Stress is common – therapy can help!

Dr Lindsay-Jo Sevier-Guy

Stress is common, with some estimates suggesting that one in three people at any one time in Scotland are suffering from stress. Stress can be adaptive – sometimes it helps us to get motivated to do a task, make a change or react to a situation better. However, too much stress or experiencing prolonged stress can have a negative impact on us. It can also lead us to developing more serious mental health disorders.

Where does stress come from?

When we experience changes in our environment, our mind and bodies react in certain ways to try and cope with these triggers. This happens because of a mechanism called ‘Fight, Flight or Freeze”. We evolved this system as cave people to help us react to potential dangers we encounter in our environment to give us the best chance of surviving the situation. When this alarm system goes off, it triggers changes in our bodies and mind to get us ready to fight an enemy, run away from a falling tree or freeze to avoid being seen by a predator. Our hearts beat faster and our breathing quickens to get more oxygen around our bodies. We start to sweat as we anticipate we may need to expend energy and overheat. We may empty our bladder or bowels – you never know, being a little bit lighter might mean the difference between life and death if we are running for our lives! Our minds react too – our vision changes to allow us to see further and our pupils dilate to let more information in to our brains. Our mind might also scan memories of times we’ve encountered similar threats to see if it can find a good solution we’ve used before.

This system is really helpful when we are facing physical threats. The problem is, now-a-days we don’t face physical threats as often. Now, our threats are more social or psychological – having to speak in front of a meeting at work, a partner leaving us or money worries. Unfortunately, this system can’t tell the difference, and our alarm system might go off in situations that we can’t really run, fight or freeze from. That means we can be left with a load of symptoms that aren’t exactly helpful if the ‘threat’ we are facing is a big bill, a party or a presentation at work – we might feel like our heart is beating out of our chest, sweaty and hot, out of breath or that we need to keep going to the bathroom. On top of these symptoms not being helpful, they can also make coping with these situations harder – if we feel like we are sweating through our shirt during a job interview, this can make us more stressed, which makes the symptoms worse and worse! They can also seem scary and out of the blue, which can make us more stressed as well.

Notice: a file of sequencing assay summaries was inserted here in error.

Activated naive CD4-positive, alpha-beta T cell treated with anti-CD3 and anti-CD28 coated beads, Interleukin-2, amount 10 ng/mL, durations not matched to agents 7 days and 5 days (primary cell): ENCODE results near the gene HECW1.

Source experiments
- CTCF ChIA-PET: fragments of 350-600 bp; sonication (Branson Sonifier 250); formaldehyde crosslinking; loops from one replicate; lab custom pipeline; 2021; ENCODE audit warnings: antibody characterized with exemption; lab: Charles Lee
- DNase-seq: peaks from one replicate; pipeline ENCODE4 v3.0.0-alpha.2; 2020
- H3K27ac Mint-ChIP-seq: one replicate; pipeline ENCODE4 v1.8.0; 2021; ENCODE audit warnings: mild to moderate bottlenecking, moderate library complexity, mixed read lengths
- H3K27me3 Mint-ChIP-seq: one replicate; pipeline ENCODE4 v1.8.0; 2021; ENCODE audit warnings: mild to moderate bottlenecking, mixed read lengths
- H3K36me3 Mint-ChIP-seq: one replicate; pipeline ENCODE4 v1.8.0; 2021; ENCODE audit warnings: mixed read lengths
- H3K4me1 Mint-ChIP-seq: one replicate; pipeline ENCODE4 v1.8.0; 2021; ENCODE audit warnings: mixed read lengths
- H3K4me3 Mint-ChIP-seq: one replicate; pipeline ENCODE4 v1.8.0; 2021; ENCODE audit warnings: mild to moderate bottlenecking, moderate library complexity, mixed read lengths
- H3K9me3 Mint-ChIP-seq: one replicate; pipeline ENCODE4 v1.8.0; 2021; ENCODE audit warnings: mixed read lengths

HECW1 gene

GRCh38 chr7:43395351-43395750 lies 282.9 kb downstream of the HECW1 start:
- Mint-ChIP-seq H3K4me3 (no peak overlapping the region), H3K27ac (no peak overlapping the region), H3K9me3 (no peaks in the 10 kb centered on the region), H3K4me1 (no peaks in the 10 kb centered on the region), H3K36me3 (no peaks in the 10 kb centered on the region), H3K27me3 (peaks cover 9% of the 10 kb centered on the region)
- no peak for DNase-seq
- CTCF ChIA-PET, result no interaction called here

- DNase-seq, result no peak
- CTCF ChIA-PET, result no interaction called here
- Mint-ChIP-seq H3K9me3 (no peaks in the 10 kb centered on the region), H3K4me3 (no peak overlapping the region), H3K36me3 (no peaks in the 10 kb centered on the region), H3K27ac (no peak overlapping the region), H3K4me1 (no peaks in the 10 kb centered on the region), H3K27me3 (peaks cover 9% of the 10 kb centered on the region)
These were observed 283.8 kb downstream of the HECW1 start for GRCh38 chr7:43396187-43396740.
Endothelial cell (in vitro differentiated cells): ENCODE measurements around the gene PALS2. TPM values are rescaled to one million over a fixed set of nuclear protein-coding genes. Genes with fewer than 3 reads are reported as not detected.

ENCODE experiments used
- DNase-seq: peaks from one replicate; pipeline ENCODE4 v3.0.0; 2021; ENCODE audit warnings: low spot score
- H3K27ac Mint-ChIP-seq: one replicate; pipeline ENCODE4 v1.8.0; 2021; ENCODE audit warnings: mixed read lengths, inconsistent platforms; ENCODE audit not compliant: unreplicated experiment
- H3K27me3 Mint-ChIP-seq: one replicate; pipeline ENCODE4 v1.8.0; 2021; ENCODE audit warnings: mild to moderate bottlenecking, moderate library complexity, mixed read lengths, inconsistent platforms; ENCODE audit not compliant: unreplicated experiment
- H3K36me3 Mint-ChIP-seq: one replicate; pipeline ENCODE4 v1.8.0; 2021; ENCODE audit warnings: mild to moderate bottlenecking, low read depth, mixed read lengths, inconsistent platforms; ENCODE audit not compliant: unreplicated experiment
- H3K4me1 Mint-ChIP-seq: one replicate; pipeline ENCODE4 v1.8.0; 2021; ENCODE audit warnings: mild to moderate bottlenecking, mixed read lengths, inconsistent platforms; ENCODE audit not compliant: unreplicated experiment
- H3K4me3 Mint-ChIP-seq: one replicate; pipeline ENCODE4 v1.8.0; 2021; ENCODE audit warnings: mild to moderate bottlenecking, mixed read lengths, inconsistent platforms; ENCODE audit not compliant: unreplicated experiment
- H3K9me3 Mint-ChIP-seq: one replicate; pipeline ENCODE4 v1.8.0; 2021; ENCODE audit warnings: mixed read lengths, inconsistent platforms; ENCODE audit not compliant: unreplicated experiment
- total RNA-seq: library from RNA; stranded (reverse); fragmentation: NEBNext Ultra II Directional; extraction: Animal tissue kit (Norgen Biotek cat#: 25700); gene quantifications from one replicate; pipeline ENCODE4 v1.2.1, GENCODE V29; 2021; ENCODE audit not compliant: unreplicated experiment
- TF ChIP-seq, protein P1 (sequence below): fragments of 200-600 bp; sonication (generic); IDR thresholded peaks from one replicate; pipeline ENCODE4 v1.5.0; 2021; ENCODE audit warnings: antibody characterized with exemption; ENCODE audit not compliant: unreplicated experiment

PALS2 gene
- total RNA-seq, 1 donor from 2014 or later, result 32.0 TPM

The good news – how to manage stress differently.

Sometimes, just knowing where stress comes from can give us a break from worrying about it – it comes from a normal, adaptive system that we evolved to keep us alive. This means it is extremely unlikely to cause any long-term damage to us. There are lots of ways we can manage stress differently – here are some ideas:

  • We can look at what is triggering our current stress – can we make any life changes to reduce these triggers?
  • A healthy body helps us to cope with the impact of stress – are we getting enough sleep, is our diet healthy enough, are we drinking too much alcohol or caffeine, smoking too much? All these things can affect our ability to cope with stress – think about making some simple lifestyle changes to boost your ability to cope with stress.
  • What skills do we have for coping with stress – can you add any? Breathing techniques, mindfulness and meditation have all been shown to improve our ability to cope with stress – how about signing up to a local stress management class or download some mindfulness or meditation tracks off YouTube.
  • Get moving – exercise has been shown to reduce excess adrenaline in our bodies, a side-effect of stress. Increasing your exercise doesn’t mean putting on lycra and going to the gym (!) – it can be as simple as getting off the bus a stop earlier and walking from there. Think about small changes you can make that will make you more active.

Sometimes if we’ve been experiencing stress for a long period of time, we might need some outside help or support to overcome it’s impact. This is where therapy can help as it gives you the time and space to reflect on how to manage stress differently.

It can also support you to make the changes needed if doing it alone seems overwhelming just now. If you think you need some more formal help check out our therapy and advice pages for options that might suit you.


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